He squinted up into the sun. “That’s about the only dirt there is.”
He looked down at me and I couldn’t for the life of me read his expression. Was he furious? Indifferent? Relieved that the score was even now? Why did I feel as though we’d just met but already had so much baggage?
I opened my mouth for a few confused seconds before asking, “You mean, is it a good thing or a bad thing you only have one interesting story?”
He winced, but it was gone in a blink. “Let me know if you want some more wine.”
I finished the last line of the email I’d been working on before looking over to the door.
“Greg. Hey.” I pushed back from my desk and waved him in. “What’s up?”
“I heard you’re taking a vacation,” he said. Greg Schiller was another business attorney, specializing in biotech mergers, and loved gossip more than anyone I’d met, aside from my aunt Mette and Max Stella. “And now I see you in here scrambling on a Saturday night, so I know it must be true.”
“Yeah,” I said, laughing. “Vacation. Just until the twenty-second.”
Vacation. My mind tripped on the word and how unfamiliar it felt in the context of I, Jensen Bergstrom, am going on vacation.
I was the guy who stayed late and worked weekends when something had to be done, the one you called in an emergency. I didn’t rush through emails to get out of the office, and I definitely didn’t have my assistant clear my schedule for the next two weeks so I could third-wheel it across the East Coast.
Except a couple of hours ago, I’d done just that.
I’d cleared my schedule to go on a road trip to wineries with my sister and brother-in-law and their friends and a drunken woman I’d met on the plane.
What in the world was I thinking?
Uncertainty clutched me. There were still a few loose ends to clean up on the London side of this HealthCo and FitWest merge. What if I was out of cell range at some point and—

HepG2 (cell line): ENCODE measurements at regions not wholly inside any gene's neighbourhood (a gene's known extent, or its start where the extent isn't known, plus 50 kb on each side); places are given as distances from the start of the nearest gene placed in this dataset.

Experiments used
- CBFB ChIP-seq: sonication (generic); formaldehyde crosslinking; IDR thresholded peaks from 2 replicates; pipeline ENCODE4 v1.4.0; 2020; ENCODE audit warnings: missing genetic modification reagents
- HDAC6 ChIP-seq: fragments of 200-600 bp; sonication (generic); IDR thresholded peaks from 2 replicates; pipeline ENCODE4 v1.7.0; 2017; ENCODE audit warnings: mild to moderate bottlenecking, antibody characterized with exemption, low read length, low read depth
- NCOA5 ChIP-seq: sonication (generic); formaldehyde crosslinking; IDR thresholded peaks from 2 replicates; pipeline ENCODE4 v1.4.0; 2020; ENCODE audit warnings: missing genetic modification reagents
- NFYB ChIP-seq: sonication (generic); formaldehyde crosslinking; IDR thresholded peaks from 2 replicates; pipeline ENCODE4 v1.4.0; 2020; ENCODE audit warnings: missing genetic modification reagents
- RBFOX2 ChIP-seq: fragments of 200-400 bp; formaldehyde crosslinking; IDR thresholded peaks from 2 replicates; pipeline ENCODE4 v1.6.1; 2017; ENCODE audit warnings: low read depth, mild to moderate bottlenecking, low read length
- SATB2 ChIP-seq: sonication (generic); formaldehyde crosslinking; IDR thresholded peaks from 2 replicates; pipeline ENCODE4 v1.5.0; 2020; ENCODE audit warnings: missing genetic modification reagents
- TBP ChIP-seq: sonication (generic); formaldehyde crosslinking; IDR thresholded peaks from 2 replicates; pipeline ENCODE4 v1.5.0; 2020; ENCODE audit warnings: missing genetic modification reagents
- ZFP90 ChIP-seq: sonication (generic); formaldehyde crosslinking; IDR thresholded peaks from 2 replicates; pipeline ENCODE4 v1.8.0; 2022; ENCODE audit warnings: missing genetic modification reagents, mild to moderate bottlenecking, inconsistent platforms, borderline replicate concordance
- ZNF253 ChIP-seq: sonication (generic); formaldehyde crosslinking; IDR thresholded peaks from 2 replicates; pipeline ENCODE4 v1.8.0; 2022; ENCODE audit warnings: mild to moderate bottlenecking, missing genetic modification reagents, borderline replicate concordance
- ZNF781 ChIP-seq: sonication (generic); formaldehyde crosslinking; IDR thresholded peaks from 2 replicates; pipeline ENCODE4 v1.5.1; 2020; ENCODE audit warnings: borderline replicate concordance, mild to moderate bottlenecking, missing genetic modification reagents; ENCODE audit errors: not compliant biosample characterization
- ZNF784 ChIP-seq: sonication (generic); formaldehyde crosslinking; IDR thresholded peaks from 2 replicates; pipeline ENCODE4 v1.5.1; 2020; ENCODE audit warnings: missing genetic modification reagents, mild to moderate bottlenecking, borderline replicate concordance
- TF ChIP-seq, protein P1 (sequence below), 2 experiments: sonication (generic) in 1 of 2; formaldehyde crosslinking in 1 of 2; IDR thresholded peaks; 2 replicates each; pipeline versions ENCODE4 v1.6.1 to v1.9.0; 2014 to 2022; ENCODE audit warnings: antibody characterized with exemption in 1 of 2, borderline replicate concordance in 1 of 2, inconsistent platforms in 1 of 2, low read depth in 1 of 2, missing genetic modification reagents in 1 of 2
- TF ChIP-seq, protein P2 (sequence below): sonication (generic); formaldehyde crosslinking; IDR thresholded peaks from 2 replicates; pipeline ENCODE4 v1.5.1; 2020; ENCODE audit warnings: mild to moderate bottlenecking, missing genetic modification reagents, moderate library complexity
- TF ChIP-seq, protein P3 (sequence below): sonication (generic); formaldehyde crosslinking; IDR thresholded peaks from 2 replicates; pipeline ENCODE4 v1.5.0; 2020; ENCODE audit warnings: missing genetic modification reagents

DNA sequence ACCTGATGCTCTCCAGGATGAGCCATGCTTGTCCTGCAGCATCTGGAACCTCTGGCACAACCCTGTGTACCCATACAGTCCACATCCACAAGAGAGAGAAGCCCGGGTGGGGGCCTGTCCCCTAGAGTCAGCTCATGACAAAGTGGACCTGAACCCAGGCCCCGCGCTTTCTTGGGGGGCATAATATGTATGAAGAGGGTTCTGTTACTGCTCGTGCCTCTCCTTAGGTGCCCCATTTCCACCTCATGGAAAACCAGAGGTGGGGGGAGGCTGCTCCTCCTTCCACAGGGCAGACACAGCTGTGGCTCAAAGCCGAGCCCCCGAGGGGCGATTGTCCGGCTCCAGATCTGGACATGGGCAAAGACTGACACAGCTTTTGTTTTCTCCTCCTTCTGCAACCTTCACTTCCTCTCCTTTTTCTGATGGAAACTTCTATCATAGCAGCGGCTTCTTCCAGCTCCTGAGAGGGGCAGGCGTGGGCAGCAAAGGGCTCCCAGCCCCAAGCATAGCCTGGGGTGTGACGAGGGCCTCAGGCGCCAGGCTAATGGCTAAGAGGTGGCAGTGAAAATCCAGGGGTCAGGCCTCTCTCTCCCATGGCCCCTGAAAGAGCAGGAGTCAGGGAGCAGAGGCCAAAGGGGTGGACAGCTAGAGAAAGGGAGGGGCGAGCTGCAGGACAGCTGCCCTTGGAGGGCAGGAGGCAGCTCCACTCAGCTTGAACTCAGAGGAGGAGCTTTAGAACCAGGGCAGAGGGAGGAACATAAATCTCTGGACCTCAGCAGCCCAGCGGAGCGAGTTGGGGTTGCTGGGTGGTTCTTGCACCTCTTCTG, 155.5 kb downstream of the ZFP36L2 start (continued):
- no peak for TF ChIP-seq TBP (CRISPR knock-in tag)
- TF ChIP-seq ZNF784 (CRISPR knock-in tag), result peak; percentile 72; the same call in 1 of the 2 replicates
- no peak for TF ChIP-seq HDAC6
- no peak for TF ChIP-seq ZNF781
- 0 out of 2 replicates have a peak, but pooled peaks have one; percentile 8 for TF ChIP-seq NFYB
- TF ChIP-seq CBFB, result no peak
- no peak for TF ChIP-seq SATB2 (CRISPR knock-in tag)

As if sensing my hesitation, Greg leaned across my desk. “Don’t do that.”
I blinked up at him. “Do what?”
“That thing where you imagine any and every catastrophic scenario and talk yourself out of going.”
I groaned; he was right. It was so much more than missing work. It was a gnawing sense that I was at a fork in the road in my life. Again. It would be eminently easier to stay home, get some rest tomorrow instead of hopping into a van with my sister and her friends, and then dive back into the familiar routine of work on Monday.
But to do that would be to stay exactly where I’d been for the past six years.
Shaking my head, I spun a stapler on the top of my desk. “I never thought I’d be this guy, you know? I mean, you’re right, it’s Saturday. Natalie could handle all of this.”
“She could.” He sat in the chair opposite me.
“Well, what are you doing here?” I asked, looking up at him.
“I left my wallet in my office yesterday.” He laughed. “I’m not Jensen Bergstrom level of dedicated yet.”
“But we all know there are two paths in this firm. Sacrifice everything and become partner, or remain an associate for a decade. A lot of us envy you, you know.”
I ran a hand through my hair. “Yeah, but you have three kids and a wife who brews beer. Some of us envy you.”
Greg laughed. “But I’ll probably never make partner. You’re almost there.”
God, what a strange finish line. And to be thirty-four and nearly there. Then what? Two decades of more of the same?
He leaned in. “You spend way too much time here, though. You’re headed straight to midlife crisis and yellow Ferrari in less than three years.”
This made me laugh. “Don’t say that. You sound like my sister.”
“She sounds pretty smart. Where are you going, anyway?”
His brows lifted in surprise. But the unspoken hung in the air—the question of whether there was someone else coming, someone else in my life. Red flags waved in my peripheral vision.
He grinned, and I realized I’d made the right call. Better to have Greg know I was tagging along than think there was some interesting gossip to be found.
“Booze and time off,” he said. “Well done.”
The Sunday-morning air carried a damp chill. My car was silent in the driveway, already bombarded with leaves falling from the sugar maple in the front yard, and I wondered how much dust it would accumulate out here. Ziggy had offered to come pick me up in the van, but in an impulsive burst I’d said I’d meet them at her house. My car hadn’t been out of the garage in three months. I either took the bus to the office or caught a taxi to the airport. My life felt small enough to fit into a thimble.
I climbed the stairs to Will and Ziggy’s, kicking a few leaves off the porch as I went. The birthday balloons were gone, and two fat pumpkins and an urn of mums now stood in their place.
I thought back to my own house—no pumpkins, no wreath on the door—and pushed down the wiggly, hollow feeling in my chest.
I wasn’t denying that I wanted more for my life.
I just wasn’t thrilled that my little sister had pointed it all out to me so glaringly. Having always had a knee-jerk response to criticism, I tended to shut down and need to think for a bit. Last night’s thinking still lived as an exhausted yawn, echoing in my head.